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How To > Impact of the War on the Citizenry > A Primer on Shortages

A Primer on Shortages in the South

By Joyce DeMatteis

If your Civil War impression is of a Southern civilian, you knew about and, at some point, you were affected by shortages. These shortages were caused by many factors. You might have experienced more or less severe shortages depending on where here you lived and how rich you were. Some of these shortages were merely annoying; others were life-threatening.

What Caused the Shortages?

The shortages were caused by the Northern blockade, a reduced ability to produce goods, and a greater need to supply the soldiers rather than the civilians. In the 1800's almost every family depended on purchasing rather than producing personal household, and farm goods, Many of these goods were imported from Europe and from Northern factories. The blockade effectively shut down the importation of many items including coffee, shoes, thread, needles, hairpins, toothbrushes, buttons soap cologne, pencils, pens, candles, stationary, and farm tools.

Southern manufacture was either non-existent of reduced. The drain of manpower to serve as soldiers impacted many businesses and farms. Factories were also affected because they could not purchase or repair equipment because of the blockade. Goods that were produced were difficult to transport because the railroad system was overloaded or damaged.

A further strain on supplies was caused the army's need for food and materiel. In the crisis the government manipulated the economy and diverted goods to the army

Who Was Affected? 

Ultimately everyone was affected by shortages.

The severity of food and fuel shortages was uneven. People living on plantations or farms did okay at first. Plantations were largely self-sufficient and had enough resources to turn over 10% of their production to the government for the army. Farmers were hurt more by the 10% impressment. They tended to hold on to their produce and livestock. They did not want to sell it for devalued currency and they did not want to run the risk of transporting the goods to town. To do so exposed them to the risk of theft or seizure by the government of the produce or of the home and wagon.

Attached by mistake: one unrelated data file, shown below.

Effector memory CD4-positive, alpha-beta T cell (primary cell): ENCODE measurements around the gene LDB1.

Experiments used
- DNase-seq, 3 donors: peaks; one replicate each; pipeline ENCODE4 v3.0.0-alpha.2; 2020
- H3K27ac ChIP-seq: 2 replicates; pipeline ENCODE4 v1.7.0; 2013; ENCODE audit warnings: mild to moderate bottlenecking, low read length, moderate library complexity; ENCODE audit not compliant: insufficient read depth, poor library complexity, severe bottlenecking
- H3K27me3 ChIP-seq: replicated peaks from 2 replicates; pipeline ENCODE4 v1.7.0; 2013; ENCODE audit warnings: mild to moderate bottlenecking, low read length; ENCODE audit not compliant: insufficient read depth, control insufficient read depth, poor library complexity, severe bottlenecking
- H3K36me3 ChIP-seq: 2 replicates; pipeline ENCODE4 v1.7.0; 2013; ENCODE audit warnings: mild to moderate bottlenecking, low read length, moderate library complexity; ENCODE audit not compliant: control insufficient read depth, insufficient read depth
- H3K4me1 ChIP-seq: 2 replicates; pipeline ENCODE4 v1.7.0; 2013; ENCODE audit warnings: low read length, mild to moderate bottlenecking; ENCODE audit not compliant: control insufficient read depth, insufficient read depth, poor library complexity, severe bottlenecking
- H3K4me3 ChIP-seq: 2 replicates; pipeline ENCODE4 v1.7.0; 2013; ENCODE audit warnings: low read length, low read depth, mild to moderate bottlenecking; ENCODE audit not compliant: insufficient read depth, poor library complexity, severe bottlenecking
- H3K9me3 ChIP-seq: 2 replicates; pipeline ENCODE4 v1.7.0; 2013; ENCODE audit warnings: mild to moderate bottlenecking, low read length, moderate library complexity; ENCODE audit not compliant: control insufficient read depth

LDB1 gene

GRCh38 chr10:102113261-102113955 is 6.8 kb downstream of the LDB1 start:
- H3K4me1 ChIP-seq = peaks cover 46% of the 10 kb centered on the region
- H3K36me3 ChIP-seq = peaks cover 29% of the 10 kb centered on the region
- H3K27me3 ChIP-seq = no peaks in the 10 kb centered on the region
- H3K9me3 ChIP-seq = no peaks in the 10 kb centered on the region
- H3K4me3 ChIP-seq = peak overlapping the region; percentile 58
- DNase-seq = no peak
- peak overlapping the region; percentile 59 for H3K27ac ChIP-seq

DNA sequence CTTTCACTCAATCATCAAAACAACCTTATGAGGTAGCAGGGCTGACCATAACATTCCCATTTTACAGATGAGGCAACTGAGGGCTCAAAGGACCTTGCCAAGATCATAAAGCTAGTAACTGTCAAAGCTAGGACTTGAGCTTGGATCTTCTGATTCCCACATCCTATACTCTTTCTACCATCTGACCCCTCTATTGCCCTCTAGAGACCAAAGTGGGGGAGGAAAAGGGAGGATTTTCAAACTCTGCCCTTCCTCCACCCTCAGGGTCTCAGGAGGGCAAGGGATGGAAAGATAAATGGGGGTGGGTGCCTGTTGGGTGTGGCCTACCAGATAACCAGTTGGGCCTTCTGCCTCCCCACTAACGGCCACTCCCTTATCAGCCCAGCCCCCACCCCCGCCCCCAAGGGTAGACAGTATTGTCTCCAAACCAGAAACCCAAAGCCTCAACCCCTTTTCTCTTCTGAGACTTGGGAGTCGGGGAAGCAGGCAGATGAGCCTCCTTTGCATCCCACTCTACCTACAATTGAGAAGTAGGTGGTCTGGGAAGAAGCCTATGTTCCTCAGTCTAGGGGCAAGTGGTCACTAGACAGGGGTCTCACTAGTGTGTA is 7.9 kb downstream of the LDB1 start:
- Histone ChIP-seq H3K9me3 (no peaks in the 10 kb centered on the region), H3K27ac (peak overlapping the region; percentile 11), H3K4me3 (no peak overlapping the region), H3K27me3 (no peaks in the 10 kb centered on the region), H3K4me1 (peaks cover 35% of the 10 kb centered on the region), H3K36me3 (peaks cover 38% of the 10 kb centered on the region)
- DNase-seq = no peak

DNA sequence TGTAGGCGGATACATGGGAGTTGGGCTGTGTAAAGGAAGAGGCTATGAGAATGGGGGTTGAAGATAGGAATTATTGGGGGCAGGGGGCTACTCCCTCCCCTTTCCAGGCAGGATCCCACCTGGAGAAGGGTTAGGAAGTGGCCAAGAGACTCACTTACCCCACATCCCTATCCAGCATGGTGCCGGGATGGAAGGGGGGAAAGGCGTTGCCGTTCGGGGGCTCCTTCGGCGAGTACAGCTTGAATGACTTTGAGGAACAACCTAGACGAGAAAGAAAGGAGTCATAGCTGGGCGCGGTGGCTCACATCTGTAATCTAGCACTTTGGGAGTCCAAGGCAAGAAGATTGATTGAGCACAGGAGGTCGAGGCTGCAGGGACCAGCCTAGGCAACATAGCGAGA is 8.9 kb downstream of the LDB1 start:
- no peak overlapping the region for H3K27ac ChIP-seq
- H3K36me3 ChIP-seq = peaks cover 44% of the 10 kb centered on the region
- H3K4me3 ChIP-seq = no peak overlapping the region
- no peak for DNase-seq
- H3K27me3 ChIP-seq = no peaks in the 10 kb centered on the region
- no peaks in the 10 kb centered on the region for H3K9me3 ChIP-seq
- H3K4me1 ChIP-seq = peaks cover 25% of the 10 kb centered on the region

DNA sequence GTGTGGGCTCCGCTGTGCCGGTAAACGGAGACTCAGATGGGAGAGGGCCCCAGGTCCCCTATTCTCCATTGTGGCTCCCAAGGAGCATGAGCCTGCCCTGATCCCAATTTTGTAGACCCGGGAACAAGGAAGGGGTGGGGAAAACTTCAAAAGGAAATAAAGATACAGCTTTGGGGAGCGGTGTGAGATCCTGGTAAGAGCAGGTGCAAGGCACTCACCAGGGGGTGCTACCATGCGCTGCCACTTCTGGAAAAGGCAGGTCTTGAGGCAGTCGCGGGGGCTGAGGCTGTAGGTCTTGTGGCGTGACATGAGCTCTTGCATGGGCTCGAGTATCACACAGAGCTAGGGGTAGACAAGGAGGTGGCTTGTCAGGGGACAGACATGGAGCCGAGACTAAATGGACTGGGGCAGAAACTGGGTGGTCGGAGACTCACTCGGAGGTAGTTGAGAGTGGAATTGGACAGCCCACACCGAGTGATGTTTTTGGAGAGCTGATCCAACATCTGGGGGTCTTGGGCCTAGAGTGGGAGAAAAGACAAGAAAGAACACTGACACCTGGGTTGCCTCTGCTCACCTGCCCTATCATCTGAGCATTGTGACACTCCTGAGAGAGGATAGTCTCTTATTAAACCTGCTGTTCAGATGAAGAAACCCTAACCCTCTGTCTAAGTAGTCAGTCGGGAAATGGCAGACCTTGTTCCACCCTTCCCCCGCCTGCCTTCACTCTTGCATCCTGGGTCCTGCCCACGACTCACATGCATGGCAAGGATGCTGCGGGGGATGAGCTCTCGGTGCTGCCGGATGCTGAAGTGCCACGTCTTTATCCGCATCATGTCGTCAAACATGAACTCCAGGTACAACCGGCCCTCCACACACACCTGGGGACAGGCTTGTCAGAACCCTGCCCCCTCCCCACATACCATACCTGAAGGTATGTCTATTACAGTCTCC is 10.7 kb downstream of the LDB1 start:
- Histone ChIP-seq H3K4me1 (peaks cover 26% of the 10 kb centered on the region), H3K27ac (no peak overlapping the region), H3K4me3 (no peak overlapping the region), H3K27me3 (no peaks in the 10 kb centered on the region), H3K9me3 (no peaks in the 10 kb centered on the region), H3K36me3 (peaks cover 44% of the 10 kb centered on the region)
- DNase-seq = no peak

Later even plantations and farms suffered from shortages, Manpower dwindled as did tools. The land could be adversely affected by the presence or movement of the armies; so much so that it lost its ability to produce for years.

City residents fared much worse and sooner from food about. ages They were affected by the farmers' reluctance to bring their produce and livestock to town. In addition, city populations were growing due to an influx of refugees and government workers. Riots over food occurred, such as the Richmond food riot of 1863. Most people were able to get enough nourishment to live. However, many diaries bemoan the monotony of their diets one subsisted largely on peas, another on bean soup, and another on "meat mid bread, bread and meat."

But the far the greatest sufferers were those residents of a city under siege. Vicksburg and Petersburg endured great hardships from a lack of load. There was a very real chance of starvation under these conditions.

Clothing was also in short supply. Although home manufacture of cloth was certainly possible, it was a forgotten skill for many. While home manufacture of cloth did increase, it was not to a significant extent. Once available sources of cloth were exhausted, such as hand-me-downs and even extra linens. Most families just did without. A lack of shoes was particularly distressing.

Money was also in short supply. In addition to be being devalued it was unavailable. Some business gave change in stamps or tokens. Bartering for goods became commonplace.

By the end of the war, the Southern economy was crippled and shortages had affected every household even to the point of exhausting any wealth they had.

SOURCES.

  • Ersatz in the Confederacy by M.E. Massey, ISBN 0-87249-877-8.
  • Trials & Triumphs: The Women of the American Civil War by M. Culpepper, ISBN O-87013- 296-2
  • Mothers of Invention by Drew Gilpin Faust, ISBN 0-8078-2255-8


Note: This article originally appeared in the AGSAS Messenger newsletter